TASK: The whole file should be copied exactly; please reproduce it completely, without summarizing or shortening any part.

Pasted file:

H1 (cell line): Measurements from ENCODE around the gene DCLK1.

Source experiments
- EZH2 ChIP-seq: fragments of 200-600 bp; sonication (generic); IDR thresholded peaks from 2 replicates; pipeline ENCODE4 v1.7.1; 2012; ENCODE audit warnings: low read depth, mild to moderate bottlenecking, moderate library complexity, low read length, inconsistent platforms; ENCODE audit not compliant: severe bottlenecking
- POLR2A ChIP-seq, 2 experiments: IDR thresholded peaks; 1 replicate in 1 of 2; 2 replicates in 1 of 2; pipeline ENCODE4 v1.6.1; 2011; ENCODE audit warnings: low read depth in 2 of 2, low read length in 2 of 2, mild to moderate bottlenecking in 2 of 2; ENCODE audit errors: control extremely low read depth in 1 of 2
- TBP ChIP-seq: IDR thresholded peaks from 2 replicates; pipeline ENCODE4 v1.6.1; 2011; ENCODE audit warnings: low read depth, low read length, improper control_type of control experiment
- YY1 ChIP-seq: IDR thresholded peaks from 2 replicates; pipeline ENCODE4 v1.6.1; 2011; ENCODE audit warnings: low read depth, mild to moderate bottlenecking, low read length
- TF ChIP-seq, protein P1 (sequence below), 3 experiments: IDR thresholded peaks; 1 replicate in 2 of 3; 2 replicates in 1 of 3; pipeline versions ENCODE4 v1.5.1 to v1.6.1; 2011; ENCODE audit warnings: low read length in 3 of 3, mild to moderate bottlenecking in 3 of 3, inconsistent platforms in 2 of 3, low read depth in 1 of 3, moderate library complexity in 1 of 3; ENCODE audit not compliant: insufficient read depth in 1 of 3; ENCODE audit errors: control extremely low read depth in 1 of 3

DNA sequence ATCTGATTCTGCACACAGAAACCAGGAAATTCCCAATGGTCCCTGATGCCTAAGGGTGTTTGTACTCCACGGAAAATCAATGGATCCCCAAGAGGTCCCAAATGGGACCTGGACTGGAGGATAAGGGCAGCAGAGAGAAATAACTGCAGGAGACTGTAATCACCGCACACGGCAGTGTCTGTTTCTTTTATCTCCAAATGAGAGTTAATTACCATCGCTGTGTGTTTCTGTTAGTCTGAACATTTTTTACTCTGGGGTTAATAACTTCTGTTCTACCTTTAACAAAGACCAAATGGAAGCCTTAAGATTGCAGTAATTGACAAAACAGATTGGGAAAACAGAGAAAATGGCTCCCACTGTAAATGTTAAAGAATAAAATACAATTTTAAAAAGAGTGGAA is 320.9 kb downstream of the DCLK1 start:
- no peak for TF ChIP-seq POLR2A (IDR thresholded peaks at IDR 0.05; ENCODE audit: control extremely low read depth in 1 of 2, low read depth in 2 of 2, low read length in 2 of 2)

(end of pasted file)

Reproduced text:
H1 (cell line): Measurements from ENCODE around the gene DCLK1.

Source experiments
- EZH2 ChIP-seq: fragments of 200-600 bp; sonication (generic); IDR thresholded peaks from 2 replicates; pipeline ENCODE4 v1.7.1; 2012; ENCODE audit warnings: low read depth, mild to moderate bottlenecking, moderate library complexity, low read length, inconsistent platforms; ENCODE audit not compliant: severe bottlenecking
- POLR2A ChIP-seq, 2 experiments: IDR thresholded peaks; 1 replicate in 1 of 2; 2 replicates in 1 of 2; pipeline ENCODE4 v1.6.1; 2011; ENCODE audit warnings: low read depth in 2 of 2, low read length in 2 of 2, mild to moderate bottlenecking in 2 of 2; ENCODE audit errors: control extremely low read depth in 1 of 2
- TBP ChIP-seq: IDR thresholded peaks from 2 replicates; pipeline ENCODE4 v1.6.1; 2011; ENCODE audit warnings: low read depth, low read length, improper control_type of control experiment
- YY1 ChIP-seq: IDR thresholded peaks from 2 replicates; pipeline ENCODE4 v1.6.1; 2011; ENCODE audit warnings: low read depth, mild to moderate bottlenecking, low read length
- TF ChIP-seq, protein P1 (sequence below), 3 experiments: IDR thresholded peaks; 1 replicate in 2 of 3; 2 replicates in 1 of 3; pipeline versions ENCODE4 v1.5.1 to v1.6.1; 2011; ENCODE audit warnings: low read length in 3 of 3, mild to moderate bottlenecking in 3 of 3, inconsistent platforms in 2 of 3, low read depth in 1 of 3, moderate library complexity in 1 of 3; ENCODE audit not compliant: insufficient read depth in 1 of 3; ENCODE audit errors: control extremely low read depth in 1 of 3

DNA sequence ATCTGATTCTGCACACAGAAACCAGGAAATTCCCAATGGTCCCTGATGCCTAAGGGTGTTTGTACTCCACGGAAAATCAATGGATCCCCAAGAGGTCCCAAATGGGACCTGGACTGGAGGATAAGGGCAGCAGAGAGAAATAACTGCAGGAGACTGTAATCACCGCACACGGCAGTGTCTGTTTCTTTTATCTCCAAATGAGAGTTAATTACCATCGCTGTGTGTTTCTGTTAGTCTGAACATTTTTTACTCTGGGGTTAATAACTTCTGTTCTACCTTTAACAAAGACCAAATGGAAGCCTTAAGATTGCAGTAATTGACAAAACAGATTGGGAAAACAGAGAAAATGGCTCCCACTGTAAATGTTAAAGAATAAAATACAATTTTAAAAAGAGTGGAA is 320.9 kb downstream of the DCLK1 start:
- no peak for TF ChIP-seq POLR2A (IDR thresholded peaks at IDR 0.05; ENCODE audit: control extremely low read depth in 1 of 2, low read depth in 2 of 2, low read length in 2 of 2)